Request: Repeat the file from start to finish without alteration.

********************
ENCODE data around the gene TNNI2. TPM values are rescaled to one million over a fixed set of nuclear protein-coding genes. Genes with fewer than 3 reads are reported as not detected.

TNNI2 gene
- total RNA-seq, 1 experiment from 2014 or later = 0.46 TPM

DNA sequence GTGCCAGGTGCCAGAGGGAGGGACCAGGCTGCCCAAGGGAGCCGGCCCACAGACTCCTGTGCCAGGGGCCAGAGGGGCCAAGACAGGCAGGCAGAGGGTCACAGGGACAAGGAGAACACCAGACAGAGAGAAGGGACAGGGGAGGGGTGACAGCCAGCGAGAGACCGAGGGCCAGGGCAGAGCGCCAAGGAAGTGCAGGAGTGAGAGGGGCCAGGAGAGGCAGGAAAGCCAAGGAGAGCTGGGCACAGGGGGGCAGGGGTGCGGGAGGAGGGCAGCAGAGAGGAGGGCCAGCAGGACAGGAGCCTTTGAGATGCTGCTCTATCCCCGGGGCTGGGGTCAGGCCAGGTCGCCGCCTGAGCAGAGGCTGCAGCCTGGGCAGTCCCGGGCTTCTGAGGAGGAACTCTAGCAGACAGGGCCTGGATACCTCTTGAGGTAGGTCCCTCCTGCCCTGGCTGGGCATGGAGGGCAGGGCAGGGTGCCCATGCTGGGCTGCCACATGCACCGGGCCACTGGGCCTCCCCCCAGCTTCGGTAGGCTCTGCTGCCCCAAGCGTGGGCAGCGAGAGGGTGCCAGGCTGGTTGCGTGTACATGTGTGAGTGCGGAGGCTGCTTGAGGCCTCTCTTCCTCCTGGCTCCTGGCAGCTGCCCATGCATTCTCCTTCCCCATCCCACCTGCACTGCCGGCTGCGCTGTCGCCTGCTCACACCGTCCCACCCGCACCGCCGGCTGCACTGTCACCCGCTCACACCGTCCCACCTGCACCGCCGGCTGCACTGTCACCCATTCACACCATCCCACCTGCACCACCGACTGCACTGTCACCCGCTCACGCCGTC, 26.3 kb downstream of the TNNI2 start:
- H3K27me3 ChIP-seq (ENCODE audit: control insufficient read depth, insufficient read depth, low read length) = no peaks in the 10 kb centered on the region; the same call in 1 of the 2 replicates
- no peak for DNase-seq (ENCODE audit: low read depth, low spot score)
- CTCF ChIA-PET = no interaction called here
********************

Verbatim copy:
ENCODE data around the gene TNNI2. TPM values are rescaled to one million over a fixed set of nuclear protein-coding genes. Genes with fewer than 3 reads are reported as not detected.

TNNI2 gene
- total RNA-seq, 1 experiment from 2014 or later = 0.46 TPM

DNA sequence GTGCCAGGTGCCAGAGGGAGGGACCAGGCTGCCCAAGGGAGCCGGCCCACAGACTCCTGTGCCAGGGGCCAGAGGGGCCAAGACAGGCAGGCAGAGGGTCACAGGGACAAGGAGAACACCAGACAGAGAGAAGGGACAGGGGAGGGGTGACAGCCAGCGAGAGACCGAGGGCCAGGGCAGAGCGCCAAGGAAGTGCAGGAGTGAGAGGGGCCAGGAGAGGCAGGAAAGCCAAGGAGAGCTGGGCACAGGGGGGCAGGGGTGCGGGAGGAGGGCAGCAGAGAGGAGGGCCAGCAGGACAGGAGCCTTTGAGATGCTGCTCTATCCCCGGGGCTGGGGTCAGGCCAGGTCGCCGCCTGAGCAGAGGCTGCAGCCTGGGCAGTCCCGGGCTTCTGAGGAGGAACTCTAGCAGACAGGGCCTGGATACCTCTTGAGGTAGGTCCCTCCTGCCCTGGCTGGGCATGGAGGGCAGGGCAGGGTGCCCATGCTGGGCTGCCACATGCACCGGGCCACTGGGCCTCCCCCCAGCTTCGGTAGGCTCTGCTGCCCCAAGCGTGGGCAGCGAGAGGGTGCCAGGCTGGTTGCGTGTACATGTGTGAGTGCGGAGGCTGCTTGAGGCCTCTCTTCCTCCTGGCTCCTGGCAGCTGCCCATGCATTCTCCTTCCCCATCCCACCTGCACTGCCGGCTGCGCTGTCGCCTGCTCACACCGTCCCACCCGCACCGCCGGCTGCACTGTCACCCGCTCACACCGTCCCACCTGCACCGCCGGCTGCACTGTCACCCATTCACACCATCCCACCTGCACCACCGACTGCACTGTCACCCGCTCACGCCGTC, 26.3 kb downstream of the TNNI2 start:
- H3K27me3 ChIP-seq (ENCODE audit: control insufficient read depth, insufficient read depth, low read length) = no peaks in the 10 kb centered on the region; the same call in 1 of the 2 replicates
- no peak for DNase-seq (ENCODE audit: low read depth, low spot score)
- CTCF ChIA-PET = no interaction called here